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August 14, 2012
Klinsmann: Olympics put Mexico ahead of U.S.

After Mexico captured its first Olympic gold medal on Saturday, U.S. national coach Juergen Klinsmann says that there is a gap between the two countries.

“There is a gap," Klinsmann said before the Americans played Mexico at Azteca Stadium in Mexico City on Wednesday. "It would be foolish not to recognize that. If one team doesn’t qualify for the Olympics and the other team wins the Olympics, there is a gap."

But it's not only the Olympics. The Mexicans have dominated the United States in the last three competitive matches, including the 2009 and 2011 CONCACAF Gold Cup finals. Klinsmann was not the coach in any of those games.

"On the senior level, they’ve done well over the last two years, too," Klinsmann said. "You’ve got to give them compliments for that. In certain elements there is a gap, in other elements we can close gaps right away. If we just continue our path and work harder to close that gap, I think a lot is happening in the American system.

"There are a lot of positives happening in MLS and also our youth development in the MLS and the U.S. Soccer Development Academies. The next couple years will be exciting to follow what soccer in the U.S. can do, but at the moment Mexico is a step ahead of us.”

Klisnmann, however, did not think El Tri had the edge in a winning mentality during its recent dominance of the United States.

“I think that we have a very strong mentality," he said. "I think that we don’t need to hide from anybody out there. What Mexico read well is that how the global game has evolved over the last couple years, led by Spain. They understood that they need to have a style and have a player that buys into it 100 percent and works as hard as he can. Based on those elements and their preferred 4-2-3-1 system, they automized sequences and where and how the players moved and they’ve doubled and tripled the positions that we have discussed."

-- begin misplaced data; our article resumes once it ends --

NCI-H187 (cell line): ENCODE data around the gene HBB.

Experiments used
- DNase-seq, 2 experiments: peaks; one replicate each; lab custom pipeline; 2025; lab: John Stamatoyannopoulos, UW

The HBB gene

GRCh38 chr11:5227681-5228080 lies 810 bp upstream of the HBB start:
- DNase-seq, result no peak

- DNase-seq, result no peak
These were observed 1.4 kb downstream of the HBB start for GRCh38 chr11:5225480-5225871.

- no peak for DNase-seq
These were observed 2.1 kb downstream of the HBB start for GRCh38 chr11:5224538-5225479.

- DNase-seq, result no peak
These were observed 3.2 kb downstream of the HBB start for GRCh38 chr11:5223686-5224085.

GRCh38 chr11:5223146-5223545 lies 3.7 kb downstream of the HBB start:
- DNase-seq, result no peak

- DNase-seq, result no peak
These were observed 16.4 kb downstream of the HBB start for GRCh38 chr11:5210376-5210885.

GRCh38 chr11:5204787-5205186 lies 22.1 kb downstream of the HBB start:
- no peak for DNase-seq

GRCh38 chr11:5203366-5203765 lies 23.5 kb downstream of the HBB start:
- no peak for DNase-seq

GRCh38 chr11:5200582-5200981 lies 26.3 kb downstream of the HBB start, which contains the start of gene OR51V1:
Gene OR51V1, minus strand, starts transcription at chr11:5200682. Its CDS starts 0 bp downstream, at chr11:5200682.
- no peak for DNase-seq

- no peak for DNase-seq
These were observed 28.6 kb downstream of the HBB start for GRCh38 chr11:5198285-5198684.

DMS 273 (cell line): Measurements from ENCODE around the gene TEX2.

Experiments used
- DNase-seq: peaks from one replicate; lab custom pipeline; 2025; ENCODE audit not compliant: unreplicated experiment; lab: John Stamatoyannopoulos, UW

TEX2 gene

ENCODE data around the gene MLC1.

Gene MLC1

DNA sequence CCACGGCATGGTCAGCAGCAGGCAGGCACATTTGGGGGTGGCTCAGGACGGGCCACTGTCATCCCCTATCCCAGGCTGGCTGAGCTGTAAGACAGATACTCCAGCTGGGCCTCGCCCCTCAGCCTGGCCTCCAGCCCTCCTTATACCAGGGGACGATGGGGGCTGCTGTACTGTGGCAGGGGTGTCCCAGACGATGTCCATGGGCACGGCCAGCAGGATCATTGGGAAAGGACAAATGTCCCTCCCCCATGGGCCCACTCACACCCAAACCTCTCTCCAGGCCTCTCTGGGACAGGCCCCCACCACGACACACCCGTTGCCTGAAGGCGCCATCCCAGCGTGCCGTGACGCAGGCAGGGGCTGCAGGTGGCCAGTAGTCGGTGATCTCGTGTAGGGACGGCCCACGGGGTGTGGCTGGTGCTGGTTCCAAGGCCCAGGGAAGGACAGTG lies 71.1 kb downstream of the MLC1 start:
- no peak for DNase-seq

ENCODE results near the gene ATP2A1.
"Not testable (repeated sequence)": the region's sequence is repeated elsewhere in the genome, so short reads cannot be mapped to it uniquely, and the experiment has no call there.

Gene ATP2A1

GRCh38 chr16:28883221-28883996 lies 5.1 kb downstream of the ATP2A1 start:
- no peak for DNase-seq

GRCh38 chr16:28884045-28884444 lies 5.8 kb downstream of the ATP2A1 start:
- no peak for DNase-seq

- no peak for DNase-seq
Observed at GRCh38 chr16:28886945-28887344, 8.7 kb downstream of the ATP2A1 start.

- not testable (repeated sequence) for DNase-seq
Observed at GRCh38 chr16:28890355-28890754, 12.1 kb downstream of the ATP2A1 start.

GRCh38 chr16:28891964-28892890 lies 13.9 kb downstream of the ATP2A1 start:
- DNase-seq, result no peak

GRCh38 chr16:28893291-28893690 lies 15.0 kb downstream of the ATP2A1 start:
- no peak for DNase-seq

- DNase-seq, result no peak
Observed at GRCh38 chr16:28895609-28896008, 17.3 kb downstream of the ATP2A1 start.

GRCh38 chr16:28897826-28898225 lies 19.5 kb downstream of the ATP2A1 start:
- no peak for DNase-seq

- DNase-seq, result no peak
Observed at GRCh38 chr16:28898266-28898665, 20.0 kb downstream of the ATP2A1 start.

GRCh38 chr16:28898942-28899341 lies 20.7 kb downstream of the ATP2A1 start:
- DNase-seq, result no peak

In other words, the Mexican players know their roles well.

"Certain players that are normally on the team aren’t there, but the players that are there play exactly the same roles," Klinsmann said. "If Giovani dos Santos is not there in the middle of the attacking midfield, [Angel] Reyna is there. If Chicharito [Javier Hernandez] is not there, then another guy is there.

"I think they have matched what was going on globally. If you want to be in the top 10 in the world, you have to adjust to this type of style. You can’t just sit back and just counter attack and hope you’re going to win a game. You’ve got to play with the best ones."

Klinsmann also praised Honduras, which lost to silver-medalist Brazil in the quarterfinals, 3-2. The Central Americans grabbed leads of 1-0 and 2-1 before a red card caught up to them.

"Compliment to Honduras with what they did with Brazil," he said. "They tried to play with them. It’s a lot of hard work. We have to get physically on another level and pace wise on another level, which we are working on. On many other elements we have to do better work. It’s not happening overnight. Here and there we see results, but maybe we have a setback like against Brazil in June.”

The U.S. lost to Brazil 4-1 in Landover, Md. on May 30.

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